12. Mar 29, 2005 #11

    saltydog

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    Well, I'm interested but can't prove it. I wish to propose the following though:

    Let:

    [tex] f(x)=\lim_{n\rightarrow\infty}(\lim_{m\rightarrow\infty}[Cos(n!\pi x)]^{2m})=k[/tex]

    Where:

    [tex]k=\left\{\begin{array}{cc}1,&\mbox{ if }x\in$\mathbb{N}$}\\0,&{ if }x\notin $\mathbb{N}$\end{array}\right[/tex]
     
  13. Mar 29, 2005 #12

    dextercioby

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    How do you know it's zero,for [itex] x\notin N [/itex]...?

    Daniel.
     
  14. Mar 29, 2005 #13

    saltydog

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    Well, in an unorthodox manner: I plotted the function:

    [tex]Cos^{2n}[n! \pi x][/tex]

    in Mathematica and noticed that it tends to zero for any non-integer values of x. I know, that's crummy but it's something to work with.
     
    Last edited: Mar 29, 2005
  15. Mar 29, 2005 #14

    dextercioby

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    How about attaching that graph...?

    Daniel.

    EDIT:If Mathematica is so smart,can't it compute that limit,so that a graph would be useless...? :uhh:
     
  16. Mar 29, 2005 #15

    saltydog

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    Yea, and it cost more than my machine too and it's got other problems as well but I digress. It can't though.

    Here's a plot for x=3.1. All the plots for non-integer numbers that I've tested are similar.
     

    Attached Files:

    Last edited: Mar 29, 2005
  17. Mar 29, 2005 #16

    dextercioby

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    Okay,what about the limits over "n" & "m"...?

    Daniel.
     
  18. Mar 29, 2005 #17

    HallsofIvy

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    I believe they have medication for that!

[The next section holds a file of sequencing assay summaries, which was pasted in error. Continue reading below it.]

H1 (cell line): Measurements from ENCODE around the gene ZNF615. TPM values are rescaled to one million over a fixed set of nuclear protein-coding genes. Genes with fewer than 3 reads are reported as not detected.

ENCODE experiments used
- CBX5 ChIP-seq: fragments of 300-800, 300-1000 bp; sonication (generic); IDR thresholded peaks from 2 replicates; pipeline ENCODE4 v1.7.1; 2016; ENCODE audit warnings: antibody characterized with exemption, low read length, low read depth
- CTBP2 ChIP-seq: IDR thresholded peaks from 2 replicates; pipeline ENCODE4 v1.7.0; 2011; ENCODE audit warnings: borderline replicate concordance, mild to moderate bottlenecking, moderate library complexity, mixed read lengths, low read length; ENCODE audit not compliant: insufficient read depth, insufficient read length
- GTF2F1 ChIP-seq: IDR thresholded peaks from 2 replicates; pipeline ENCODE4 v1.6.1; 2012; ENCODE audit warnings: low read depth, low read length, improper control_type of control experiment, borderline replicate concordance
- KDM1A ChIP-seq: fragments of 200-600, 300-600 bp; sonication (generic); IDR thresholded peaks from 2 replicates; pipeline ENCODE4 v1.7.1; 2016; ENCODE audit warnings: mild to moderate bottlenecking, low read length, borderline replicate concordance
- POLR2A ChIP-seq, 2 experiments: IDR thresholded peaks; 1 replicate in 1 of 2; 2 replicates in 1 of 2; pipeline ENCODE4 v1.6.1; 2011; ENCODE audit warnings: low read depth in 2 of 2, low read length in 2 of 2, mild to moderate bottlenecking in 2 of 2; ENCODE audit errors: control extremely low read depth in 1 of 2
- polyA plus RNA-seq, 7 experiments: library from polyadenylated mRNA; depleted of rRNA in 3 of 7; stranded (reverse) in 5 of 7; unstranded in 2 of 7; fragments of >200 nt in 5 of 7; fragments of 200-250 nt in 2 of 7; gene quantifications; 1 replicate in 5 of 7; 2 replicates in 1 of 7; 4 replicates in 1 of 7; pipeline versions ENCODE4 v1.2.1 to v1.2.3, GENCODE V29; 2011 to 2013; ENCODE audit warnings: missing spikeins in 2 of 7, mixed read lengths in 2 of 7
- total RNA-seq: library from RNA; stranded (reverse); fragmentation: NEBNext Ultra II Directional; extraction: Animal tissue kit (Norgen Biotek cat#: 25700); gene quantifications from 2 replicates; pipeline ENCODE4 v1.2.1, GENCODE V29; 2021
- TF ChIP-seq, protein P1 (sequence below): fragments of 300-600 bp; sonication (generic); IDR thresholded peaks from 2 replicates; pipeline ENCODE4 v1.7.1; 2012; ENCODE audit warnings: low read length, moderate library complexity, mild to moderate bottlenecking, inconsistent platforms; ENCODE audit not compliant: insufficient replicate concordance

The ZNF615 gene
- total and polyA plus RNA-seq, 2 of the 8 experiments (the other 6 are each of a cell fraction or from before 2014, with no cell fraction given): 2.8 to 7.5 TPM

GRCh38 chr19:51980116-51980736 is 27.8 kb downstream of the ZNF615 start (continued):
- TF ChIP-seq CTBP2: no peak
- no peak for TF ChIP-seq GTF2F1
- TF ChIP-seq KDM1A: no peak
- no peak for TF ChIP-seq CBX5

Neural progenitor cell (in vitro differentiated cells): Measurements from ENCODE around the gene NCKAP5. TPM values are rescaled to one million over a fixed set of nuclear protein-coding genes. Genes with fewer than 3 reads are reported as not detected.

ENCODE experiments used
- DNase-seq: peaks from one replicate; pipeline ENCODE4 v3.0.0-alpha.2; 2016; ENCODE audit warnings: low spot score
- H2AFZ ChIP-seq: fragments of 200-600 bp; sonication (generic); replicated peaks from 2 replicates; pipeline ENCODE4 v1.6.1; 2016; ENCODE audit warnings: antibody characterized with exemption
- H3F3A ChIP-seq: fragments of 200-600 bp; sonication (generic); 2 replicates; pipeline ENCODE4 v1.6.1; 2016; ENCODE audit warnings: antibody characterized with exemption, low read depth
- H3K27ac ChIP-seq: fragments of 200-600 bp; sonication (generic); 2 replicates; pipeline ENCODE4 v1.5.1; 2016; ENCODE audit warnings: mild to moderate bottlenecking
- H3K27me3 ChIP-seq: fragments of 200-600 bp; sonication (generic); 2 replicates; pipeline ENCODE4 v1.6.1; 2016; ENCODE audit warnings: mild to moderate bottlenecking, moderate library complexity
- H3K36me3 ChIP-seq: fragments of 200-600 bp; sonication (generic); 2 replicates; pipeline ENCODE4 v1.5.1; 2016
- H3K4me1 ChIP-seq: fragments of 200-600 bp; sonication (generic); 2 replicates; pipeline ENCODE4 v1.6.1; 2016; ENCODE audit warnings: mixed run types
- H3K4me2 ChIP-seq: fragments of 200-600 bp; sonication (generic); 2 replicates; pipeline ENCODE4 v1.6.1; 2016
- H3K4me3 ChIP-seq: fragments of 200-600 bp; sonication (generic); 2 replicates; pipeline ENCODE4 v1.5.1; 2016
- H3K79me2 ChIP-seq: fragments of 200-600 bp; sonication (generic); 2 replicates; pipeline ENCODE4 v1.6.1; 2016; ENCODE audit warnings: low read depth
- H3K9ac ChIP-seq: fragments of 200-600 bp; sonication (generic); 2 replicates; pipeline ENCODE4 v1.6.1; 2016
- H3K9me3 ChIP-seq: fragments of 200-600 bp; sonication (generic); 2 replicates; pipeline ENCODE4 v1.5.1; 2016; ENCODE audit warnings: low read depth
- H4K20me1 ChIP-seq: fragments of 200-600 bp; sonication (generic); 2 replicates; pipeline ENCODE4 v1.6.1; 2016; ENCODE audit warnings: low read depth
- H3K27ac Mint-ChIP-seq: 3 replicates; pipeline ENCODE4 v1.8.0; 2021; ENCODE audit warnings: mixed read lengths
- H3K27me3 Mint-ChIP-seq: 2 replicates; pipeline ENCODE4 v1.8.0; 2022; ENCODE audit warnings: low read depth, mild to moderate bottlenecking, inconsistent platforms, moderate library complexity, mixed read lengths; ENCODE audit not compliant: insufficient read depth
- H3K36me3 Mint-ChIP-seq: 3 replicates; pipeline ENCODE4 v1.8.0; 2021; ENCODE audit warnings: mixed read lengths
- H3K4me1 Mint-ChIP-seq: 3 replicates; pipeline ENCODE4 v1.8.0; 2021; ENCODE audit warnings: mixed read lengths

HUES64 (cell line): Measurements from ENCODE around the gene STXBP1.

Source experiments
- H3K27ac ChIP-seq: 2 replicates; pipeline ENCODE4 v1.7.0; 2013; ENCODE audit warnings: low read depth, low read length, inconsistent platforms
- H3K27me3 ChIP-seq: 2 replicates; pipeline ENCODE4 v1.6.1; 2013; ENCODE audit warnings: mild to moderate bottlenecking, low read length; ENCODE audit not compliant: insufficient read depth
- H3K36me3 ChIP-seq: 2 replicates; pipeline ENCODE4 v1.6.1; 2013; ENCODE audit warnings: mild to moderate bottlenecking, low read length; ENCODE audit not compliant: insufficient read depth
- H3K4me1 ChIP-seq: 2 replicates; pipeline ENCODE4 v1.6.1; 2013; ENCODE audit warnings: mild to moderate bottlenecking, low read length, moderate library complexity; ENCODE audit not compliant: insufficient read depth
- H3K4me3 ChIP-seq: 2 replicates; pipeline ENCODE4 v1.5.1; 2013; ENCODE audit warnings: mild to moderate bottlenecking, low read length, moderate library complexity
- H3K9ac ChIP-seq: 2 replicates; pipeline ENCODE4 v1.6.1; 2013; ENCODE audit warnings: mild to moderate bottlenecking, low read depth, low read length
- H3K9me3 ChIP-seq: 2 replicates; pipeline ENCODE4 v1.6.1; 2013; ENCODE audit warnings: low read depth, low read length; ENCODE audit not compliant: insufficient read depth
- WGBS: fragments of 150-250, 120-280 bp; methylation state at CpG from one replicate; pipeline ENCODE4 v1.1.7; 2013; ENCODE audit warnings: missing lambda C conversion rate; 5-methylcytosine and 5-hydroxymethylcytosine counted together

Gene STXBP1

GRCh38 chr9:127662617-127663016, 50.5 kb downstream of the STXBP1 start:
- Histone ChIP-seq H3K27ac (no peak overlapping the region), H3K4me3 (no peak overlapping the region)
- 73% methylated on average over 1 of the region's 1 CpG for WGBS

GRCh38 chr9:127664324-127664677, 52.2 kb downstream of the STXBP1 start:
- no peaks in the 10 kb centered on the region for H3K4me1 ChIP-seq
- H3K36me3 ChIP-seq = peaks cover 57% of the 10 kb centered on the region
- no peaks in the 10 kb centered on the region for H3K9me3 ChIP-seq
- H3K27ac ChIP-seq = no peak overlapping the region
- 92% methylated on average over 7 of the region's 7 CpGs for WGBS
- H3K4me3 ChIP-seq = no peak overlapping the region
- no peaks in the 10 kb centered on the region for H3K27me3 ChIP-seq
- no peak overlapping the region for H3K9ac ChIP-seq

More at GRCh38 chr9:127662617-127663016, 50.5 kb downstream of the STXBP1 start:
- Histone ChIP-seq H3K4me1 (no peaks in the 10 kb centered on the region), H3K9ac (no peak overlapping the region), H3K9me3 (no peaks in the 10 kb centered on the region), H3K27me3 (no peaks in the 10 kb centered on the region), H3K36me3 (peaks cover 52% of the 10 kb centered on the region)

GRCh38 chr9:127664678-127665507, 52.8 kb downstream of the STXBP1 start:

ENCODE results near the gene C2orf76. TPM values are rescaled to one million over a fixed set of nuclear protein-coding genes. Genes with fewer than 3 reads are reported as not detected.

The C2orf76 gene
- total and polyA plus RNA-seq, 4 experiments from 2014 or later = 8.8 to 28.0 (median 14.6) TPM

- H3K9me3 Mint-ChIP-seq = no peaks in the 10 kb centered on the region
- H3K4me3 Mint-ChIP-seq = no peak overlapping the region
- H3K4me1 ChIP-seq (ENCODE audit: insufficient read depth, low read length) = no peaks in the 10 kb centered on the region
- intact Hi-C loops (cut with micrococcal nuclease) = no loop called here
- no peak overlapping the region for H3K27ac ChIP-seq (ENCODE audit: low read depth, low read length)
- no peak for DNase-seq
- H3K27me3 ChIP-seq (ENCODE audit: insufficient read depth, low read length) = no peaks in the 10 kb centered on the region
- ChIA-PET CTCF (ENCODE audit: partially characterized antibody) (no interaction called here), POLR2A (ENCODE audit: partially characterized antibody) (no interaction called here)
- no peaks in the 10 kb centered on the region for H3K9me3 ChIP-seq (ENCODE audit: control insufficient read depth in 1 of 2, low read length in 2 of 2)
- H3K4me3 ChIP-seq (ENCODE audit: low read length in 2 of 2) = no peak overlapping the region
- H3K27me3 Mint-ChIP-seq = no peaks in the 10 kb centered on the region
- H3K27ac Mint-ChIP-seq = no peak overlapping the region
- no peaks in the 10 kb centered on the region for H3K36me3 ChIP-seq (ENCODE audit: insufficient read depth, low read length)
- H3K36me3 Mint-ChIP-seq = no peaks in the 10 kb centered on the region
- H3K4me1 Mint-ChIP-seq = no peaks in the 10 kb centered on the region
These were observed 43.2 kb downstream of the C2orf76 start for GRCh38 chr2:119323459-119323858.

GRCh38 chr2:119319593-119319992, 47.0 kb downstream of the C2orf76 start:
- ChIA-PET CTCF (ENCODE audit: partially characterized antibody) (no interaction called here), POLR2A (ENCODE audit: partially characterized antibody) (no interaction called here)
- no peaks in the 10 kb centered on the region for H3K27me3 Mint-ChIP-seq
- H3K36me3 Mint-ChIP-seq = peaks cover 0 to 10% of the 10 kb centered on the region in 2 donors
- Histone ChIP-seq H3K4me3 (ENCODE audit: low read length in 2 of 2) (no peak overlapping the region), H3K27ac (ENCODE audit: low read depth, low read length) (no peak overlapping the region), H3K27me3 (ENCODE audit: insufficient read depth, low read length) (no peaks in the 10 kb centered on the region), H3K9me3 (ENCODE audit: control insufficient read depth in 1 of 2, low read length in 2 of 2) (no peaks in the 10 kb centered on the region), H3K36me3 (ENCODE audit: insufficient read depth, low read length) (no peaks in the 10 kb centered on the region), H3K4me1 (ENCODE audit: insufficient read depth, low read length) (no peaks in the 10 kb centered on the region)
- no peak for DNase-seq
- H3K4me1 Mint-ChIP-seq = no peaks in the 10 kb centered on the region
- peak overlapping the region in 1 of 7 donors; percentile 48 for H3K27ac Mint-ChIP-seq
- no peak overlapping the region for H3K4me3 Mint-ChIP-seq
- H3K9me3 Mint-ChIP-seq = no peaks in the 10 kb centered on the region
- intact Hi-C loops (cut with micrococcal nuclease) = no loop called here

I said "a number". 1- 1/n is not "a number".
     
  19. Mar 29, 2005 #18

    dextercioby

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    Ouch,that escaped me.Good thing Halls decided to quote.

    [tex] e=:\lim_{n\rightarrow +\infty} \left(1+\frac{1}{n}\right)^{n} [/tex] ,okay...?

    U've missed the limit (that's wrong) and the "-" (together with the limit) would yield [itex] e^{-1} [/itex]

    Daniel.
     
  20. Mar 29, 2005 #19
    Ok...you are both right...
    but i believe you are still wrong about the problem...
    about taking those limits separately...
    And what kind of medication is there for my condition ?
    HallsofIvy...I did not attack your person...but a statement...so...please...at least the idea I was trying to convey was not wrong...
    Of course...this being an hw forum...you just had to point that out...about e...
    I am very curious to see the solution...
     
  21. Mar 29, 2005 #20

    saltydog

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    Alright, I think I have it:

    For:

    [tex] f(x)=\lim_{n\rightarrow\infty}(\lim_{m\rightarrow\infty}[Cos(n!\pi x)]^{2m})=k[/tex]

    Where:

    [tex]k=\left\{\begin{array}{cc}1,&\mbox{ if }x\in$\mathbb{Q}$}\\0,&{ if }x\notin $\mathbb{Q}$\end{array}\right[/tex]

    Case 1:

    x is rational:

    Eventually, (n!)x becomes an integer and then remains so with increasing n. Thus (n!)x[itex]\pi[/itex] becomes k[itex]\pi[/itex] with k an integer. The cosine of this is then 1, or -1 which raised to any even power is 1.

    Case 2:

    x is irrational:

    In this case, (n!)x never becomes an integer which means that the cosine of the number is always less than one and this number raised to a large power tends to zero.

    What do you guys think?
     
    Last edited: Mar 29, 2005